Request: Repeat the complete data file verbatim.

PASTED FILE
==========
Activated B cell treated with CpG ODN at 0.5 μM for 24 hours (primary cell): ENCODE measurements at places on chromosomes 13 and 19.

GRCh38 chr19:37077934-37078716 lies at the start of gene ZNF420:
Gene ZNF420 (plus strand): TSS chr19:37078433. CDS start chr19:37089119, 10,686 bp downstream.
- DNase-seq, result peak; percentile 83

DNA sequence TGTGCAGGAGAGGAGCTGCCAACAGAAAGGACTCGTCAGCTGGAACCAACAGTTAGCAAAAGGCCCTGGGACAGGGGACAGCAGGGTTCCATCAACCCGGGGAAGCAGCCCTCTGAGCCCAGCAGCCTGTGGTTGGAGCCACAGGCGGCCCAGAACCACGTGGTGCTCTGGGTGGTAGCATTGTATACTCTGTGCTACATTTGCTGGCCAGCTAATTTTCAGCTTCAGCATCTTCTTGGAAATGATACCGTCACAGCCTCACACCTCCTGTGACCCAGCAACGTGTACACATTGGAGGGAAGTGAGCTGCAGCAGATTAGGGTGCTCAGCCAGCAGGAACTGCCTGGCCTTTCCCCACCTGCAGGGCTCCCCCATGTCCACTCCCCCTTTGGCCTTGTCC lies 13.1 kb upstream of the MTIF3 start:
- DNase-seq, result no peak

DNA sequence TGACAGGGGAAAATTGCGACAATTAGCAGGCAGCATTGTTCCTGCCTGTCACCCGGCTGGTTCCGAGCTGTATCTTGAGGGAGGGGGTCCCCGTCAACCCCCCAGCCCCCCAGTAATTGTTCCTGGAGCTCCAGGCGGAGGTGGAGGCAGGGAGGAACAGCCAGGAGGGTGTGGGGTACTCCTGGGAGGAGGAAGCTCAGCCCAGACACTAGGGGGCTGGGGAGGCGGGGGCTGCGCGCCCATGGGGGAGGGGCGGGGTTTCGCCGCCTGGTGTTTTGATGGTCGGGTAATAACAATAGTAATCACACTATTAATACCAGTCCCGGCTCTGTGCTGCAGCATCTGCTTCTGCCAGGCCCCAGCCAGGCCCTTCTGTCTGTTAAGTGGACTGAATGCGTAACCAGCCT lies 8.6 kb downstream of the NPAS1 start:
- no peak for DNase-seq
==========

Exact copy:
Activated B cell treated with CpG ODN at 0.5 μM for 24 hours (primary cell): ENCODE measurements at places on chromosomes 13 and 19.

GRCh38 chr19:37077934-37078716 lies at the start of gene ZNF420:
Gene ZNF420 (plus strand): TSS chr19:37078433. CDS start chr19:37089119, 10,686 bp downstream.
- DNase-seq, result peak; percentile 83

DNA sequence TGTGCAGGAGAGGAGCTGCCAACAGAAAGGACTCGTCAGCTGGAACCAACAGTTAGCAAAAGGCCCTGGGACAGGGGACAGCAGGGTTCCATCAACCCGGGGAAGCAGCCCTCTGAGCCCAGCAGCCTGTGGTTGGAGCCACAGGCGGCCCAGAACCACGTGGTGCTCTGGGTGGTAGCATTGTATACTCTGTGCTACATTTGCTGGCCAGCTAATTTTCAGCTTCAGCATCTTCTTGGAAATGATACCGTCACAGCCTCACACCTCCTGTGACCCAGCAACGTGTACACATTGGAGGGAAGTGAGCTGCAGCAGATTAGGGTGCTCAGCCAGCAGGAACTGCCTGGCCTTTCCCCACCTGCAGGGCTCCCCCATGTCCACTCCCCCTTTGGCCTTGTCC lies 13.1 kb upstream of the MTIF3 start:
- DNase-seq, result no peak

DNA sequence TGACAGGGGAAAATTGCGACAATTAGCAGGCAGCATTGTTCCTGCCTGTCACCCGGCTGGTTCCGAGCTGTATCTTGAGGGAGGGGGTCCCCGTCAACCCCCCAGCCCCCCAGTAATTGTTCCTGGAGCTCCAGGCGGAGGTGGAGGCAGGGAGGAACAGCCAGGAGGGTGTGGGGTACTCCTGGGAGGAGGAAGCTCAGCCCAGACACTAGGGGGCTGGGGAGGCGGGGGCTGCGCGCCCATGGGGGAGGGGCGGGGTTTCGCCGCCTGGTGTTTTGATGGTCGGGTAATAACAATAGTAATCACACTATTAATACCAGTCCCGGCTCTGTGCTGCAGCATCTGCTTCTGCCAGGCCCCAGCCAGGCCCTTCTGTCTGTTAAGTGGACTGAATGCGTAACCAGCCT lies 8.6 kb downstream of the NPAS1 start:
- no peak for DNase-seq